A sweet lady took this picture of us at
a waterfall in NC

In the ER, take 2
After returning home, we worked on packing up the apartment, as we planned to move across town to a larger apartment. During that time, we had our first big scare as a married couple. Aaron got really sick and fainted while taking care of pre-employment paperwork for the county, and I ended up taking him to the Emergency Room. The night after that happened, I returned to work with Aaron texting me updates every 2-3 hours, whenever he woke up. At about 3am, he texted me saying that his temperature was 103.6 and that he had take Tylenol about 2 hours previously. My coworkers and I were concerned, so I left work at 3 in order to take Aaron back to the ER. Unfortunately, all the bloodwork showed was a possible virus and some dehydration, so we came back home and I kept taking care of him. Thankfully, he was able to attend some of the in-services required for teachers the following week. About a full week after his fainting episode, he was back to his usual self, with no deficits.
Very excited about
his new classroom!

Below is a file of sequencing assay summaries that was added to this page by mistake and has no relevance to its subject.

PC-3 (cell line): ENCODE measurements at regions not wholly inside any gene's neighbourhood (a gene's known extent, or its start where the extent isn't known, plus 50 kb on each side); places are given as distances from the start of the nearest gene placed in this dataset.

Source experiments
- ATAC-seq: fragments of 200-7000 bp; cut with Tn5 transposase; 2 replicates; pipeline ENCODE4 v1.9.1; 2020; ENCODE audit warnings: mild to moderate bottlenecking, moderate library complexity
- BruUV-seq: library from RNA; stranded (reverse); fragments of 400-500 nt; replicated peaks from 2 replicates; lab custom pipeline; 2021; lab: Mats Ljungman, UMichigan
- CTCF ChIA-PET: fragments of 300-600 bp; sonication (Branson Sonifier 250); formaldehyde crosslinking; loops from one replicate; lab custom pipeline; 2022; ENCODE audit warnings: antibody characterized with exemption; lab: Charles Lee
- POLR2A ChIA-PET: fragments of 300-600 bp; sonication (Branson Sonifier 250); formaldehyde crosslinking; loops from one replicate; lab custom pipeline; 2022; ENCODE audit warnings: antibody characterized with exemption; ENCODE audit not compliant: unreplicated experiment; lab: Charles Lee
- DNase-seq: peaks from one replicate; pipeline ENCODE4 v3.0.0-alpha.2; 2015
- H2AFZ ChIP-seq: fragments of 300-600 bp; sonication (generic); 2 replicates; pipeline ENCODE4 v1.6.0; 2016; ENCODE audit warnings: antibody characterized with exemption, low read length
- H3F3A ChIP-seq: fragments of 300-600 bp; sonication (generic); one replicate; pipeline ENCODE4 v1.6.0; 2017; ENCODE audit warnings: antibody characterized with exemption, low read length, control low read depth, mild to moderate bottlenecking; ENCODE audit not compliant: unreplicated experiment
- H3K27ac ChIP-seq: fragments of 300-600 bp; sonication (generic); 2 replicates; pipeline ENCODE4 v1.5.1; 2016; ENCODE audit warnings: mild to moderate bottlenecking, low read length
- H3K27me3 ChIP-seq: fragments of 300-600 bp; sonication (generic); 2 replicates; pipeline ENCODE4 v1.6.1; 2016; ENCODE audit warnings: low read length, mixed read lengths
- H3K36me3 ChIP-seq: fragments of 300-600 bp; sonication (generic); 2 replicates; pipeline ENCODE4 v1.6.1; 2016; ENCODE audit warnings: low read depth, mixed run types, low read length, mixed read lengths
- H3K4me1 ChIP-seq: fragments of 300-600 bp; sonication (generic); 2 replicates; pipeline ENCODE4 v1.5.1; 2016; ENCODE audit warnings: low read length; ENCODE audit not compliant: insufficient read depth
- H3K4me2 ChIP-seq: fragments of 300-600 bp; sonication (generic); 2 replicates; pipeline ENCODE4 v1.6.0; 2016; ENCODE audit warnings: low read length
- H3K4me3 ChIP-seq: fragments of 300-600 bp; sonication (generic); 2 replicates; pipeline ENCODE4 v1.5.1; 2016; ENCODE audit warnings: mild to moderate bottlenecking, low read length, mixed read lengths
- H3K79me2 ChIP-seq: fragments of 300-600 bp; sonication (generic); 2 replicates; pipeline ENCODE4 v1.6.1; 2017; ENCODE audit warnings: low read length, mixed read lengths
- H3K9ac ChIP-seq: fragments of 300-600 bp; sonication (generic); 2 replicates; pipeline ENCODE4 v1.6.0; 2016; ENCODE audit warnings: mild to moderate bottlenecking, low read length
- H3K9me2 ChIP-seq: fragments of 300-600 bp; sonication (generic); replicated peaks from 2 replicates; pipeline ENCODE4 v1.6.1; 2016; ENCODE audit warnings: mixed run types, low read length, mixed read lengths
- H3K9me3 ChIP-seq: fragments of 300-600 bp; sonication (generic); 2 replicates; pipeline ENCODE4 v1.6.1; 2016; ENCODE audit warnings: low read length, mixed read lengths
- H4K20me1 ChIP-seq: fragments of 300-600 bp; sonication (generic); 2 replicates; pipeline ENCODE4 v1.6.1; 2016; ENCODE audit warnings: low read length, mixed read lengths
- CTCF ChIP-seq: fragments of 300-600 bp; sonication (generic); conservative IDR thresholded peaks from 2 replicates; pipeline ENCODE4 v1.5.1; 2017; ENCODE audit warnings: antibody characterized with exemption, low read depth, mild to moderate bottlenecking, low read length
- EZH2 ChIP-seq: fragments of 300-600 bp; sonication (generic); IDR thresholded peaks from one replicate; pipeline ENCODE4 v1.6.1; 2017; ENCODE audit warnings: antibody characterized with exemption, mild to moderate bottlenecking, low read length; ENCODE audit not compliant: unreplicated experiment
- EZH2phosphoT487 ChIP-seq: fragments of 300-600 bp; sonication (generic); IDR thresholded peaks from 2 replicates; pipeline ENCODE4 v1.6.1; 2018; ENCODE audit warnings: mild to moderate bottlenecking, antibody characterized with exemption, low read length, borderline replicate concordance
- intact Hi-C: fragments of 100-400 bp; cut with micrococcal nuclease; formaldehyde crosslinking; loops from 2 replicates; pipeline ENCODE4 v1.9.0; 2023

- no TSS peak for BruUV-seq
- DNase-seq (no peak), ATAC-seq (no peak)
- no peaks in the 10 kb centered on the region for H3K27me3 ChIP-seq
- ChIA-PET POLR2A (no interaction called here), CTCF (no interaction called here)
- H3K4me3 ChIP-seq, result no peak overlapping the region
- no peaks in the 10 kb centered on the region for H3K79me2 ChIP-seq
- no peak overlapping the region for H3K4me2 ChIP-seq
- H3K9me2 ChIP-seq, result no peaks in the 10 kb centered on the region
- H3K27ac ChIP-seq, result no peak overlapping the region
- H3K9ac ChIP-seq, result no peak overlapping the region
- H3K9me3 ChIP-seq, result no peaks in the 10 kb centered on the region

He started teaching on August 1. On August 7, we asked some church friends to help us move apartments. This one is a 2-bedroom, 2-bathroom, so we finally have space for people to visit us! (Before, you would have been sleeping on a couch). Aaron's grandparents also came down with a bedroom set we purchased from his aunt, so we upgraded from my full-size bed to a queen! We are exceedingly thankful for the extra room.
Constructing a bookcase
we bought with a Target
gift card someone gave us!

I've been doing my best to get the apartment set up on my days off, and whenever Aaron gets home from school, we work together on organizing papers and grading and Aaron has help from his team for lesson planning. The first two weeks of school have been tough in every way, but I am thankful that his co-teachers have been helping and that when his Masters classes begin next Monday that he will also have the help of a faculty mentor.

The past month has been very stressful, and I feel the effect on my health as well. This week is my last week working full time at the hospital, and starting next week, I will be transitioning to a part-time role, working at least one day a week to keep my foot in the door. I am hopeful that this change will allow me to be more available for my husband, for my family, and for my church.

Well, that's the biggest update that I've had for a while, but I'm going to try this blogging thing again to try to keep people more in the loop of what's going on in Jackson.

Tuesday, March 17, 2015


Well, I certainly haven't updated this blog in a long time. Are people even still reading? Well, there has been many, many changes since my last post in Fall 2013 (and even more since the one before that in Spring of 2013, when I was still recovering from coming home after being abroad in Israel.)